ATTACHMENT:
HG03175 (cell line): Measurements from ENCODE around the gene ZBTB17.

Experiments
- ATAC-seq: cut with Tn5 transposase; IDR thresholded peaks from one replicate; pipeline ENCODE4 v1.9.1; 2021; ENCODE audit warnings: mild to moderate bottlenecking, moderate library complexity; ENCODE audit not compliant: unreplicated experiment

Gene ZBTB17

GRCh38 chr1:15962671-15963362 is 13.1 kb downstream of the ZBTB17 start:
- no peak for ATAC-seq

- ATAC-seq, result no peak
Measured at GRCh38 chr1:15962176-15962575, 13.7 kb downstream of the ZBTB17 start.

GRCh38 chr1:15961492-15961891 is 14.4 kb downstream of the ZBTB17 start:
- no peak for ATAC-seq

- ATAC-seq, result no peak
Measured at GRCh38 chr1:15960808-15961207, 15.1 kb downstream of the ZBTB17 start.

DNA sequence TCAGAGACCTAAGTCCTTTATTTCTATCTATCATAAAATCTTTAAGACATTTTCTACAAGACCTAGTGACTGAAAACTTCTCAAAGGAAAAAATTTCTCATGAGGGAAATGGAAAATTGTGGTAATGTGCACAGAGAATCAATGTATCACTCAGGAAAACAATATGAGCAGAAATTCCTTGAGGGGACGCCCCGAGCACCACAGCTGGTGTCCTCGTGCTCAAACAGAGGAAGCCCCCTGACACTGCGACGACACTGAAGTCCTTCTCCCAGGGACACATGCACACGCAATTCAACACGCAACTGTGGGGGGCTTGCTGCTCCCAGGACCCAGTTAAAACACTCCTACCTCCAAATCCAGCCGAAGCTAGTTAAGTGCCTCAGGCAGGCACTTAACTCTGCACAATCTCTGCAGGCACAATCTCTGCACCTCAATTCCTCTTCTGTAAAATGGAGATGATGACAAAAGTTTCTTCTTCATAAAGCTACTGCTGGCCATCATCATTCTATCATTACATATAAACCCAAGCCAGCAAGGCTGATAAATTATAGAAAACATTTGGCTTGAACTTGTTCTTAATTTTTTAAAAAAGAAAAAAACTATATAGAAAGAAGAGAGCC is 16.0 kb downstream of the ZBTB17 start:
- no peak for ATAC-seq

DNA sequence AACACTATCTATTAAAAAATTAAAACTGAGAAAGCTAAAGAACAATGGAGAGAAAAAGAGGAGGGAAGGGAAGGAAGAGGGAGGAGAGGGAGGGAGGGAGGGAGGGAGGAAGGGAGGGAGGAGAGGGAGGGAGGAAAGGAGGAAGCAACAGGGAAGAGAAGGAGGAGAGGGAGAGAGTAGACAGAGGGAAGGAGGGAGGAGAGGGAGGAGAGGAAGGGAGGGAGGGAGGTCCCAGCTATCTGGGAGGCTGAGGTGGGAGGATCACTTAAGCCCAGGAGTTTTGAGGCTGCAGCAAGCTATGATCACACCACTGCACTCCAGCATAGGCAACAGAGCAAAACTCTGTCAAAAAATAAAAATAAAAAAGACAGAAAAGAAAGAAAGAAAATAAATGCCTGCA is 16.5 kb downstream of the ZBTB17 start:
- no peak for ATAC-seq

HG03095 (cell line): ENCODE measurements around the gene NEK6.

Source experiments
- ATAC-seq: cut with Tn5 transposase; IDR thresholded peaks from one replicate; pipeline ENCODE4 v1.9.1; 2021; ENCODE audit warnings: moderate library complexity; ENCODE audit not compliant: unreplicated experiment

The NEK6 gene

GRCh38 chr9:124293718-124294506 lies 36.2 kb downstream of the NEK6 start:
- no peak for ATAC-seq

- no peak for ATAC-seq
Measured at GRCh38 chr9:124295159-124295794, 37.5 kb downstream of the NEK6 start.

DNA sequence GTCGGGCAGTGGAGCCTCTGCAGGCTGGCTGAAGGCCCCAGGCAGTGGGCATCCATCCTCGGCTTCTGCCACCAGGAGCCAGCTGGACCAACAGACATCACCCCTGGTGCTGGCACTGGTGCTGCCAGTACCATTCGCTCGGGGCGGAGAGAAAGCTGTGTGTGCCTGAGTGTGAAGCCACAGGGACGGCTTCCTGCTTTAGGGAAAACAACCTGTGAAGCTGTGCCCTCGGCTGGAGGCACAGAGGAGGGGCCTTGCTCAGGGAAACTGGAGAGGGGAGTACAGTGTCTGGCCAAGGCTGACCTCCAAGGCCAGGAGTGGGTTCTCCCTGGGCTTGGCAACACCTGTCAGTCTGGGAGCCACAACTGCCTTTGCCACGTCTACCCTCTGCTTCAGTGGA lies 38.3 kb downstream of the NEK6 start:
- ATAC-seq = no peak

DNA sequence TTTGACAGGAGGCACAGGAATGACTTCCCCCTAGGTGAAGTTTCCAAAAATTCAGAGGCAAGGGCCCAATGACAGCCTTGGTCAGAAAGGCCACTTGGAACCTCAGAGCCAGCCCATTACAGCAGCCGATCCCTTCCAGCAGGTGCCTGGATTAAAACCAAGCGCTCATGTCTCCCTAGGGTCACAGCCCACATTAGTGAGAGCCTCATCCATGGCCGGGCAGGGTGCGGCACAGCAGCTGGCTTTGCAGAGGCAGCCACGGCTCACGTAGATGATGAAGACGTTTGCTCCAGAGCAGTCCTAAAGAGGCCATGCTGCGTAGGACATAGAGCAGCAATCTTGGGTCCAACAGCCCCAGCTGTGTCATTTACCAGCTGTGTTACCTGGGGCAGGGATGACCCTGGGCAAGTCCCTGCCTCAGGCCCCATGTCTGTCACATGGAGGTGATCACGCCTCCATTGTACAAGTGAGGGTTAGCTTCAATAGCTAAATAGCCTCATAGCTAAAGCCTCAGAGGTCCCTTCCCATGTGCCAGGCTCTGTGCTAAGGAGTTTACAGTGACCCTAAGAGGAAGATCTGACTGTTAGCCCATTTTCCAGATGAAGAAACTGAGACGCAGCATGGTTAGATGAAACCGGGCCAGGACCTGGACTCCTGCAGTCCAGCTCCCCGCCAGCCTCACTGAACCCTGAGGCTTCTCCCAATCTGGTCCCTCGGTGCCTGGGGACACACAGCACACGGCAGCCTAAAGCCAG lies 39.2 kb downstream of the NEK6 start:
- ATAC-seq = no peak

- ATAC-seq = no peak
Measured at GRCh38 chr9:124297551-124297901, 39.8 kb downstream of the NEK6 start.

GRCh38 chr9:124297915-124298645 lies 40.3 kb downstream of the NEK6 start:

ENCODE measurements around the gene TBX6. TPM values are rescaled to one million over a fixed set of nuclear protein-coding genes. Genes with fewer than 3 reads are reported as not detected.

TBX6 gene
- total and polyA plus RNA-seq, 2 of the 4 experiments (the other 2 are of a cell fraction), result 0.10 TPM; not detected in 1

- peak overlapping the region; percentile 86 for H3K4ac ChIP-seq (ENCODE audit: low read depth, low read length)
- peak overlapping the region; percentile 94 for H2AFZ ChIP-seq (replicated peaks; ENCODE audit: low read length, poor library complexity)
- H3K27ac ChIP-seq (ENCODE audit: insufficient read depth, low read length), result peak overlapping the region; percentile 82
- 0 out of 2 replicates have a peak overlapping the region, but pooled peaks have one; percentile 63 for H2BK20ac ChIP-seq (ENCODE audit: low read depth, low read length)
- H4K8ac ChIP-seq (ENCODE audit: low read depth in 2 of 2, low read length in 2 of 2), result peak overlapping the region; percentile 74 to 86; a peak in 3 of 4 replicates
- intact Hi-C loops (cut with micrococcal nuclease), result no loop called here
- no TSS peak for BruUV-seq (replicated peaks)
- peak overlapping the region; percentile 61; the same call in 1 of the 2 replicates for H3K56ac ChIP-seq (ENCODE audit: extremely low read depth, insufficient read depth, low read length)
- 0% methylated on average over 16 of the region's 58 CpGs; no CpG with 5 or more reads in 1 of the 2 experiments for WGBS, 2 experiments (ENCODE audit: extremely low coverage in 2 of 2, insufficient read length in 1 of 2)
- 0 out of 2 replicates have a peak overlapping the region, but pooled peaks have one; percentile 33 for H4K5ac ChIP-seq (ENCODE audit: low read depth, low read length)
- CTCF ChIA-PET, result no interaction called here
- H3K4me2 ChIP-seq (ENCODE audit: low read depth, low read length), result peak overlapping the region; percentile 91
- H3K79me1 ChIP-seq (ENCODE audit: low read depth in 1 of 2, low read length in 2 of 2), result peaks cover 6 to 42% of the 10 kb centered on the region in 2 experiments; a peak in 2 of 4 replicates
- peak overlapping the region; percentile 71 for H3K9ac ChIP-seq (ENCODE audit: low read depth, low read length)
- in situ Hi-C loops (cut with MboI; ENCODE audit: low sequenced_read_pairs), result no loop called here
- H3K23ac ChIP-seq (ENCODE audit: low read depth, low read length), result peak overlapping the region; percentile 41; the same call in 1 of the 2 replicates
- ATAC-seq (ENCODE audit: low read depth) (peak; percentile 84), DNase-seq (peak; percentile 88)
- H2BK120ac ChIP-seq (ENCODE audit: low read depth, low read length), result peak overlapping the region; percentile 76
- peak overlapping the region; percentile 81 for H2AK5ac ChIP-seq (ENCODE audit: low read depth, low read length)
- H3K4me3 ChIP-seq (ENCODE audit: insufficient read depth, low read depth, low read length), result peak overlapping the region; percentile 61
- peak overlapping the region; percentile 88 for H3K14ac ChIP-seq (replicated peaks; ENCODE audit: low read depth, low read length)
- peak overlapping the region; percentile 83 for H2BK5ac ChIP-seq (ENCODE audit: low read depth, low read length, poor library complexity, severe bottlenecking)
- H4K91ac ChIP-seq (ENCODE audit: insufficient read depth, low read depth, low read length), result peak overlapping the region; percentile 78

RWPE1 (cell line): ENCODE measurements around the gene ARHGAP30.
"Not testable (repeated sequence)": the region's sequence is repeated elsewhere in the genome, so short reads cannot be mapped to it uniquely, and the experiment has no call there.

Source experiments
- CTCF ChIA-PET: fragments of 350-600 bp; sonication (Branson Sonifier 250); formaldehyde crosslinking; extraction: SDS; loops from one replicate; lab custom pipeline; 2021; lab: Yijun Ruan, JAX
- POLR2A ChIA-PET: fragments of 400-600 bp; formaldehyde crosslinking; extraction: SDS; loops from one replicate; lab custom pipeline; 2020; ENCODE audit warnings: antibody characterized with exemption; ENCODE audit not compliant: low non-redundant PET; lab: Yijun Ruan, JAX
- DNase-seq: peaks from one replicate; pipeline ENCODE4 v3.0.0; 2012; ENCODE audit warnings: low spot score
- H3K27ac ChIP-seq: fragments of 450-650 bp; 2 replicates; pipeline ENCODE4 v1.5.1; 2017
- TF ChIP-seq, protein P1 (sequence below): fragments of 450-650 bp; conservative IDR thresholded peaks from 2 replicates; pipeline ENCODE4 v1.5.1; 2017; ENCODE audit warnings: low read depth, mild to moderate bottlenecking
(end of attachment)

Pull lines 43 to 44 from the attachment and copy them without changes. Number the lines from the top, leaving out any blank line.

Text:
- 0% methylated on average over 16 of the region's 58 CpGs; no CpG with 5 or more reads in 1 of the 2 experiments for WGBS, 2 experiments (ENCODE audit: extremely low coverage in 2 of 2, insufficient read length in 1 of 2)
- 0 out of 2 replicates have a peak overlapping the region, but pooled peaks have one; percentile 33 for H4K5ac ChIP-seq (ENCODE audit: low read depth, low read length)